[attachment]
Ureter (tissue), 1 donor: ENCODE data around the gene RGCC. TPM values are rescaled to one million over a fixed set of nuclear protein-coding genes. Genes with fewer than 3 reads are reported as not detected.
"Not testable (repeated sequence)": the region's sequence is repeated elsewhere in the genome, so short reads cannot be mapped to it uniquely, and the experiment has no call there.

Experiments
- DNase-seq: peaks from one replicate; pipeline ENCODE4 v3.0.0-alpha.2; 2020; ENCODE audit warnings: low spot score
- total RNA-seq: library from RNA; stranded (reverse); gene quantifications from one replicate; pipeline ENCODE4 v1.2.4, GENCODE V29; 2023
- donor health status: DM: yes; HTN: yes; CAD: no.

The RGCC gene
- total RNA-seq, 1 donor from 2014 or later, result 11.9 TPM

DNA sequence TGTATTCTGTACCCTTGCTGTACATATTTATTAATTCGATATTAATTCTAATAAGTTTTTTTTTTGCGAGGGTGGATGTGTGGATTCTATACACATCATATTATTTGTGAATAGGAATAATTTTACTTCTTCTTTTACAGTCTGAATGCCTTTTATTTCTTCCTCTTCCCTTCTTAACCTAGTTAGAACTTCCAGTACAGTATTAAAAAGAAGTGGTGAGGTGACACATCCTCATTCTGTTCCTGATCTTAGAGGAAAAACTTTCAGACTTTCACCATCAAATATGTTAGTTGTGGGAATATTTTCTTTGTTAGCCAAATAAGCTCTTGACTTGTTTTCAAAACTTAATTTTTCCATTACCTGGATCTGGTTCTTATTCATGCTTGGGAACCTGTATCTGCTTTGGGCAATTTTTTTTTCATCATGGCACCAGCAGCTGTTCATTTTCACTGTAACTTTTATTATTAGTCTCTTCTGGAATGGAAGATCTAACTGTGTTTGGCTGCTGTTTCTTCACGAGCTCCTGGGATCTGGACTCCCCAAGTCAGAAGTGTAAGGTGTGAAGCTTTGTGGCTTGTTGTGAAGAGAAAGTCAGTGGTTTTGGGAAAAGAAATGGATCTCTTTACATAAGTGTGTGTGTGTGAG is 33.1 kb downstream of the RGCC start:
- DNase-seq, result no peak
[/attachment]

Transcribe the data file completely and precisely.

Ureter (tissue), 1 donor: ENCODE data around the gene RGCC. TPM values are rescaled to one million over a fixed set of nuclear protein-coding genes. Genes with fewer than 3 reads are reported as not detected.
"Not testable (repeated sequence)": the region's sequence is repeated elsewhere in the genome, so short reads cannot be mapped to it uniquely, and the experiment has no call there.

Experiments
- DNase-seq: peaks from one replicate; pipeline ENCODE4 v3.0.0-alpha.2; 2020; ENCODE audit warnings: low spot score
- total RNA-seq: library from RNA; stranded (reverse); gene quantifications from one replicate; pipeline ENCODE4 v1.2.4, GENCODE V29; 2023
- donor health status: DM: yes; HTN: yes; CAD: no.

The RGCC gene
- total RNA-seq, 1 donor from 2014 or later, result 11.9 TPM

DNA sequence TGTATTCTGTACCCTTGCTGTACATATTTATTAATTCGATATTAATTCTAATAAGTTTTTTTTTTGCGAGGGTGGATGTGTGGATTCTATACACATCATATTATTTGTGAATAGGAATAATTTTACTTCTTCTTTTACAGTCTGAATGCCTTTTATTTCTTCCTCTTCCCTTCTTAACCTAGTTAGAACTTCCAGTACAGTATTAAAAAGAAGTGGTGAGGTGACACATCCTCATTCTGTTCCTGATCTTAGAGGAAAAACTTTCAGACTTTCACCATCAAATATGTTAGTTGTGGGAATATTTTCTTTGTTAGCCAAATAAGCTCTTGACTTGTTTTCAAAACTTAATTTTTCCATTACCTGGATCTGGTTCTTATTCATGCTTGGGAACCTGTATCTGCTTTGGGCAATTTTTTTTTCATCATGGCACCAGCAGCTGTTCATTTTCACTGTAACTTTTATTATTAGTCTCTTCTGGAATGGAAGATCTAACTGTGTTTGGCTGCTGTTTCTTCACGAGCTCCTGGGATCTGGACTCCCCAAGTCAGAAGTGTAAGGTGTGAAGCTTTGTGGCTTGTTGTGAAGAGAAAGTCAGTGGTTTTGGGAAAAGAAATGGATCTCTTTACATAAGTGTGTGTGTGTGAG is 33.1 kb downstream of the RGCC start:
- DNase-seq, result no peak